It has long been known that the Niobrara Play in the Denver Julesburg (DJ) basin is a stacked play. By definition a stacked play is a play with multiple pay horizons (petroleum producing geologic formations or units) which may be accessed by drilling. While the Niobrara formation with at least 3 productive units, the A, B, and C horizons, has been the main focus of the play to date, the DJ basin has other “zones” with potential equal to that of the Niobrara.
Early on in the development of the DJ basin the Codell formation was recognized as a good producer of oil from the traditional vertical wells in the basin whose main target was the Dakota formation’s D and J sands. Codell production was typically commingled with Dakota and Niobrara production in these vertical wells. At the GHS 100 Energy Conference on June 25th, 2014, PDC Energy presented information that indicates the company views the Codell formation to have an equal or greater potential for oil production than the Niobrara.
The Codell sandstone is the uppermost member of the Carlile formation, which is Upper Cretaceous (Turonian) in age. The Codell is immediately overlain by the Fort Hays limestone member of the Niobrara formation. Both the upper and lower contacts of the Codell are unconformable. (Hively, 1986. Society of Petroleum Engineers)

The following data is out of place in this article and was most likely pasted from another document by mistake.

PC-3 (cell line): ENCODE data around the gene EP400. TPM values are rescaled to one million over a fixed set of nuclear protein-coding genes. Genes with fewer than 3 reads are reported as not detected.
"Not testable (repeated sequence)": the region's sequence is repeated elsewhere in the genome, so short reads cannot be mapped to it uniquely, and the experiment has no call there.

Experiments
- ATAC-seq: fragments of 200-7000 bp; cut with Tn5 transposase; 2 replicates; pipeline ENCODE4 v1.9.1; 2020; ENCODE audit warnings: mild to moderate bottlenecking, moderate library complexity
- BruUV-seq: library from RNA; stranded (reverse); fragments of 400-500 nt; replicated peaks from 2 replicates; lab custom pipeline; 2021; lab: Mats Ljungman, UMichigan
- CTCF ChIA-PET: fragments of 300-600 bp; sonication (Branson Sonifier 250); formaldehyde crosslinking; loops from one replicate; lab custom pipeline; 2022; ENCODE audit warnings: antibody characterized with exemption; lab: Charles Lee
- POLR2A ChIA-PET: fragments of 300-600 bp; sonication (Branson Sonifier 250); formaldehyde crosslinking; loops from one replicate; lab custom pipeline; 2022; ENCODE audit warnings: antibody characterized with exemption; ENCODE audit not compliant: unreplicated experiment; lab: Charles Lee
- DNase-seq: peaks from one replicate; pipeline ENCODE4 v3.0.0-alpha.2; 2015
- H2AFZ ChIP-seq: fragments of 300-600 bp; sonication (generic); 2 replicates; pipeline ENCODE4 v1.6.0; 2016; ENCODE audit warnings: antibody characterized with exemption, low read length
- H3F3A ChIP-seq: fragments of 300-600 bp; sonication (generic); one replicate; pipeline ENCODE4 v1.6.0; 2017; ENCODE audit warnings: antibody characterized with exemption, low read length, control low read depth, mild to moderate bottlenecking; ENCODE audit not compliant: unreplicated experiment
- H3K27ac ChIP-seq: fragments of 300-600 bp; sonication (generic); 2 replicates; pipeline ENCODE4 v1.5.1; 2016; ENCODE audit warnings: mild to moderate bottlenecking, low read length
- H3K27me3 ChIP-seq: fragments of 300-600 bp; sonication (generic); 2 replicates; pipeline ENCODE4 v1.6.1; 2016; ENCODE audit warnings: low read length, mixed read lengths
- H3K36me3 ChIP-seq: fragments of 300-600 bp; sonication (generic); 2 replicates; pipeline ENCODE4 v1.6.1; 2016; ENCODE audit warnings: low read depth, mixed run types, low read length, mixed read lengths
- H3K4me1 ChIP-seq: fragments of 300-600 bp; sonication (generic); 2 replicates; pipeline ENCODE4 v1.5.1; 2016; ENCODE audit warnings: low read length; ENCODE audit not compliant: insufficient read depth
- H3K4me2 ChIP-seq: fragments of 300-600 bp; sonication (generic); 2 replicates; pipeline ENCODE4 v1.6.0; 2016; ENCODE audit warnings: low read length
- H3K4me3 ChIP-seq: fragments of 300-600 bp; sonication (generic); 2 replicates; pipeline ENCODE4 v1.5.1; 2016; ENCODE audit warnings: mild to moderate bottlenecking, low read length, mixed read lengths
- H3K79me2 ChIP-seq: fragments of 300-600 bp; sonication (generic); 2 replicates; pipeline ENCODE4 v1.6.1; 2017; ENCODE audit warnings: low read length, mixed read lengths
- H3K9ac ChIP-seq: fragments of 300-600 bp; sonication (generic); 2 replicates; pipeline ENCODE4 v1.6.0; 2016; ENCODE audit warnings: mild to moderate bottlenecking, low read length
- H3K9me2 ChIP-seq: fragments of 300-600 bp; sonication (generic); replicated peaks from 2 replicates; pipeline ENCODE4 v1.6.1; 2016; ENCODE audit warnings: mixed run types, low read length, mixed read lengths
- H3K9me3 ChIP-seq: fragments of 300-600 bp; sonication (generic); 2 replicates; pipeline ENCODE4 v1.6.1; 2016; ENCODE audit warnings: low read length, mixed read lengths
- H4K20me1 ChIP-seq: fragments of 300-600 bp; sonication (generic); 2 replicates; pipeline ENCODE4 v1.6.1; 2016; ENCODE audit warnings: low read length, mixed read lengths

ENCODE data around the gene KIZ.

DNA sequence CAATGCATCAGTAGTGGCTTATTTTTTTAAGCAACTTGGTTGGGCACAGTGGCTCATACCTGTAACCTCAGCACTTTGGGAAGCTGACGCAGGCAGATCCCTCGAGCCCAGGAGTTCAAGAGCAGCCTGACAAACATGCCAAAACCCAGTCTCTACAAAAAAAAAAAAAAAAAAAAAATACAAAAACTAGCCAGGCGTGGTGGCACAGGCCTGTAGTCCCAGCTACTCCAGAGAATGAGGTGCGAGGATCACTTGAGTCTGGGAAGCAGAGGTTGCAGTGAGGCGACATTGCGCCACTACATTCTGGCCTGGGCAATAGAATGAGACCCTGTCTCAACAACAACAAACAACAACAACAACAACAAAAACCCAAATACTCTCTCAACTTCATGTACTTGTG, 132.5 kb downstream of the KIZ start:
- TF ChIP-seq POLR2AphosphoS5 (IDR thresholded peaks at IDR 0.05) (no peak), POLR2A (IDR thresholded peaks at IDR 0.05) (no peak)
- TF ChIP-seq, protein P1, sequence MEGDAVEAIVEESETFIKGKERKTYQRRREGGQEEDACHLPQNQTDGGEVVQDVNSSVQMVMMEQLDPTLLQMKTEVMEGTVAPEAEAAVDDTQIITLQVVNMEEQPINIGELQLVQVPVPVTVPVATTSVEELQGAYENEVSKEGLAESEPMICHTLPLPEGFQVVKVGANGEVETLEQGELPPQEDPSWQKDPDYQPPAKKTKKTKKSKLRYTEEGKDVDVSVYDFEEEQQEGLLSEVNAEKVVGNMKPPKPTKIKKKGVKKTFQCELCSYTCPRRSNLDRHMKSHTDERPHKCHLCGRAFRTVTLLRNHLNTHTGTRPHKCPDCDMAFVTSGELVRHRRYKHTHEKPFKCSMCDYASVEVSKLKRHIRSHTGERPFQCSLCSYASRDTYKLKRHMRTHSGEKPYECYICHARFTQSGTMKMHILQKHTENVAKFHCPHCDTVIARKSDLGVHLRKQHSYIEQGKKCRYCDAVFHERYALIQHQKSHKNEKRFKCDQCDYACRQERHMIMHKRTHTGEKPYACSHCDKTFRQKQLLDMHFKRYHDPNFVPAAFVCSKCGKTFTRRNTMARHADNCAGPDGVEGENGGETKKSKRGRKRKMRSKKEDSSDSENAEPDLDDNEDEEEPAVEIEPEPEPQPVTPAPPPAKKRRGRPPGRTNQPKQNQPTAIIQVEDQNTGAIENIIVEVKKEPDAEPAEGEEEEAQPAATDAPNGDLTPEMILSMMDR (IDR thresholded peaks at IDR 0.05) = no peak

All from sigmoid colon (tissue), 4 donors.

The Codell is a widespread, blanket-type marine shelf sandstone of relatively uniform thickness and lithology across the area of current activity. The sand-stone is dark gray, very fine grained, and contains abundant clay, both authigenic and detrital. (Hively, 1986. Society of Petroleum Engineers)
PDC to date, has determined that the Codell Fm. is equal to the Niobrara in production in BOE per well, with the Codell producing 12% more oil vs. a Niobrara well.
PDC has had strong Codell results across its entire DJ basin acreage and is aggressively testing downspacing in multiple areas of Core Wattenberg area.